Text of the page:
When Pierre and Ernest Michaux invented the modern bicycle nearly a century and a half ago, it is unlikely that they envisioned the multiplicity of enterprises for which it would be used. We use bikes to get places more efficiently and more economically, we use them to stay in shape, and we use them to enjoy the simple pleasure of spending an afternoon outside. In all of these activities, we see utility, and we believe that the utility of bringing together like-minded people for a group ride is as important as the utility of riding from point A to point B. The group ride – large or small, fast or slow is the most basic celebration of the bicycle. And, just like the bicycle, group rides come in an amazing variety of shapes and sizes.
The Casual Ride
After commuting to work all week, or pushing your lactate threshold to its limits on training rides, cyclists of all backgrounds and styles can come together for the casual group ride. Lots of local advocacy organizations and bike shops coordinate the details of a casual group ride with the intention of getting a group of people together that love to ride bikes for different reasons but all still share the same passion about the sport and the machine. For many people, the casual ride is an excellent way to get back into cycling, and for other people, it is the perfect way to unwind. The social nature of these rides often transitions seamlessly into dinner and drinks, and adding a theme to a casual ride can spice things up who could turn down the opportunity to ride in a onesie with the Bike Happening?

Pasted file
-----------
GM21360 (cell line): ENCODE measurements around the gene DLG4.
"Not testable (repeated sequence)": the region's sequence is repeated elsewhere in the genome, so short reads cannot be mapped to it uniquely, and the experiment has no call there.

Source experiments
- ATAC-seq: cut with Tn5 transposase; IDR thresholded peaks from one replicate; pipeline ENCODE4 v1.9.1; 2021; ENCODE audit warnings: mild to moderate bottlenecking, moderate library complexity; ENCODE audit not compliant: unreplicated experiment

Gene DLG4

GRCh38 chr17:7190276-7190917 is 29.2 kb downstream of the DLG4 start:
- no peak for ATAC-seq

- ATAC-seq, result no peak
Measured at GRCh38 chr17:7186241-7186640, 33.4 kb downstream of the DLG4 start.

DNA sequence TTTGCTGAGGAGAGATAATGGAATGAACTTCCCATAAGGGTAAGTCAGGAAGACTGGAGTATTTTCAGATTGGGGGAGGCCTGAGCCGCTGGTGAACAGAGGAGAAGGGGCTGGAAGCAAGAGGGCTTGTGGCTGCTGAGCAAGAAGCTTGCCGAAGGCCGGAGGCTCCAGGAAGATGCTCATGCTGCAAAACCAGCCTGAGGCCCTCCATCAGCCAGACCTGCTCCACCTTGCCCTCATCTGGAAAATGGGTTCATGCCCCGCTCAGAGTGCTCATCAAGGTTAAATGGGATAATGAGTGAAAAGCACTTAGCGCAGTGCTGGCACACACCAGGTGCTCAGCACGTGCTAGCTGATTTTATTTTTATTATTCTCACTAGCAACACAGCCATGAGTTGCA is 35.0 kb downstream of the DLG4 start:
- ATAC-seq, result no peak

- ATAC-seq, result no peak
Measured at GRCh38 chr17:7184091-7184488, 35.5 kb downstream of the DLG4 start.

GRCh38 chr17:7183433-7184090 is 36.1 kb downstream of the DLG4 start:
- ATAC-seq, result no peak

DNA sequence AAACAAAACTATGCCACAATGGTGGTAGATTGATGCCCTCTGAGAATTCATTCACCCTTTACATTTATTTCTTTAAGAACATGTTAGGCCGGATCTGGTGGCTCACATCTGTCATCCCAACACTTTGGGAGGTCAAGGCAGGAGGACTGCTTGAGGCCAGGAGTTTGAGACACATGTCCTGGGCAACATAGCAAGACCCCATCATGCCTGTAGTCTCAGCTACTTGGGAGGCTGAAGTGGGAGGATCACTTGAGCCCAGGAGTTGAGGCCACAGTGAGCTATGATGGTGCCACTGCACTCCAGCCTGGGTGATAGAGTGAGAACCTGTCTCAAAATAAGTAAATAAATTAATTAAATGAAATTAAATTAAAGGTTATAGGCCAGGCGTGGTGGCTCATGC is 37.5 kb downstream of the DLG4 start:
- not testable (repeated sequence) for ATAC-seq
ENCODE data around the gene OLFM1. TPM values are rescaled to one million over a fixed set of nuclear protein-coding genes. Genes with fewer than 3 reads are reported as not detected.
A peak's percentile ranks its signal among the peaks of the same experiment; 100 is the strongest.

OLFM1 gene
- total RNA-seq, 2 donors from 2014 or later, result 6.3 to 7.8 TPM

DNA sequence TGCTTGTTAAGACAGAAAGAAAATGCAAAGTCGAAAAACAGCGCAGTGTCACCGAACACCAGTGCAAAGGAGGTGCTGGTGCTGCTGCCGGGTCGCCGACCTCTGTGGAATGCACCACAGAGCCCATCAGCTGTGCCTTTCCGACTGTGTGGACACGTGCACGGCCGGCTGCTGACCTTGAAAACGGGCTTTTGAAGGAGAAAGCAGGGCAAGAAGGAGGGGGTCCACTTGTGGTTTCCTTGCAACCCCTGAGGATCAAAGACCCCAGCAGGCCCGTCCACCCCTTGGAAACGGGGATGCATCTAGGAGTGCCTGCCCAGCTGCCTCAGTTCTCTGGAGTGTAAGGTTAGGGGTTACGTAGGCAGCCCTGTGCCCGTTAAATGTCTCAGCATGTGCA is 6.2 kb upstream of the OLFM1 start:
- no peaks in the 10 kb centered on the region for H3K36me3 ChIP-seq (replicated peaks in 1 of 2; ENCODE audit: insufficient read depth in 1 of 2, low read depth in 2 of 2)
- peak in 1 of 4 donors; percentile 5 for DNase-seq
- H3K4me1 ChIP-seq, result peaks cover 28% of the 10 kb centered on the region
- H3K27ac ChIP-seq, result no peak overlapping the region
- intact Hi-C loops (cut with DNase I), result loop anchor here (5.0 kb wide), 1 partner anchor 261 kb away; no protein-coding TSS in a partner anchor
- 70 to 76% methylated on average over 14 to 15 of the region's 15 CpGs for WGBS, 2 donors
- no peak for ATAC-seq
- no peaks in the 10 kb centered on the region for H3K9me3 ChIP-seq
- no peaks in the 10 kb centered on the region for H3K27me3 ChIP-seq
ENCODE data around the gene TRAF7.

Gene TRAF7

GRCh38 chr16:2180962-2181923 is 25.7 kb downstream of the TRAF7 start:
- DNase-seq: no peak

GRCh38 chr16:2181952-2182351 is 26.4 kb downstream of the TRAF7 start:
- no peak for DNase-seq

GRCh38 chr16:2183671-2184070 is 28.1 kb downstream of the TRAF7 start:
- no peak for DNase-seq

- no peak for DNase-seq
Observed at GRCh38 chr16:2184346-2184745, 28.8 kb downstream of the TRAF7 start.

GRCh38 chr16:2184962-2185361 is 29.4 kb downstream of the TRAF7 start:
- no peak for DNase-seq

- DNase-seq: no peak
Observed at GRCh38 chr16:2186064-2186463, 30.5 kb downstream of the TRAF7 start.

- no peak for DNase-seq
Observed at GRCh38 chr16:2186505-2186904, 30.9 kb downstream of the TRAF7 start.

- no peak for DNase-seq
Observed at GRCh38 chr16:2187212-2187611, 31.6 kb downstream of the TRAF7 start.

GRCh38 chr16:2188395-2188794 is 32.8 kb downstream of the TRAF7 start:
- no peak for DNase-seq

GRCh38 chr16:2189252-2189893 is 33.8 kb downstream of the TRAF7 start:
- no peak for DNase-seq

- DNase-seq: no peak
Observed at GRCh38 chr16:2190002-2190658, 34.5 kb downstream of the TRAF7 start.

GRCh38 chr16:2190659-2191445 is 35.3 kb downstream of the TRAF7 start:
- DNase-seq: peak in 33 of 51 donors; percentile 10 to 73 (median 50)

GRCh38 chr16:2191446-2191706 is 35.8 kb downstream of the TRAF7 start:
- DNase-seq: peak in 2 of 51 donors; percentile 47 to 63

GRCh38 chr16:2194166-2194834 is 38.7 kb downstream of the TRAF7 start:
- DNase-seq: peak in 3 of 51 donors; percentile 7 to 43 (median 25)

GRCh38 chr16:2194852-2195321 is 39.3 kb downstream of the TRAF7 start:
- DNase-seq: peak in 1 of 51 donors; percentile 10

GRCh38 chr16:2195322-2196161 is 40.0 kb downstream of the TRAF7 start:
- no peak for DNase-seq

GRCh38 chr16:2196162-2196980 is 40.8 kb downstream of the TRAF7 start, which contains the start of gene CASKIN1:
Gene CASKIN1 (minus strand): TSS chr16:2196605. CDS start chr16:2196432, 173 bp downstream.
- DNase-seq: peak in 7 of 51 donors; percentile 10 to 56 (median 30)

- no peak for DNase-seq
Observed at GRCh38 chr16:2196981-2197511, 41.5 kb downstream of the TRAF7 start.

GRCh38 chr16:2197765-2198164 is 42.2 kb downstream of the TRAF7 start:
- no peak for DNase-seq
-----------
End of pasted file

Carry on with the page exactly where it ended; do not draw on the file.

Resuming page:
The Shop Ride
The Shop isnt necessarily a bike shop (although it often is). Coffee shops are a common host to weekly rides, as are many restaurants. Whether youre looking for an organized training ride or a way to log some extra miles within the safety and comfort of a peloton, shop rides are an excellent way to learn the rules of the road, gain confidence riding in a group, and meet people with similar riding interests and goals. It is important to do your research before you head out on a group ride. Some rides have no-drop policies (a ride leader stays with the slowest of the bunch and ensures a safe journey to the finish), and other rides are more aggressive, less forgiving hammerfests that are not intended for the faint of heart. Make sure that before you depart on a ride, you are comfortable with the groups policies and procedures.
The Big Ride
RAGBRAI, the Registers Annual Great Bicycle Ride Across Iowa, is the oldest, longest and most popular weeklong ride in the country. In seven days, cyclists of varying abilities travel more than 470 miles on their bikes in this supported tour. The event features entertainment, an Expo and plenty of merchandise for participants and fans to take home, and RAGBRAI has become the quintessential big ride that draws participants from all over the world to ride together across Iowa each July. Many other big rides are also charity rides, including Bike MS (which has chapters all over the country) and the American Diabetes Association Tour de Cure, which give cyclists a chance to ride for a good cause. Finally, several progressive bike-friendly cities organize rides that allow people to experience the city by bike in a safe and organized fashion. BikeDC, for example, is scheduled for May 23rd, 2010 and will take riders on a 19-mile tour of the nations capital on a car-free, supported course past a collection of impressive sights.Whether you love to ride for no reason at all, or you enjoy the additional motivation that comes with participating in a charity event or an organized weekly training ride, there is a group ride out there that suits your needs.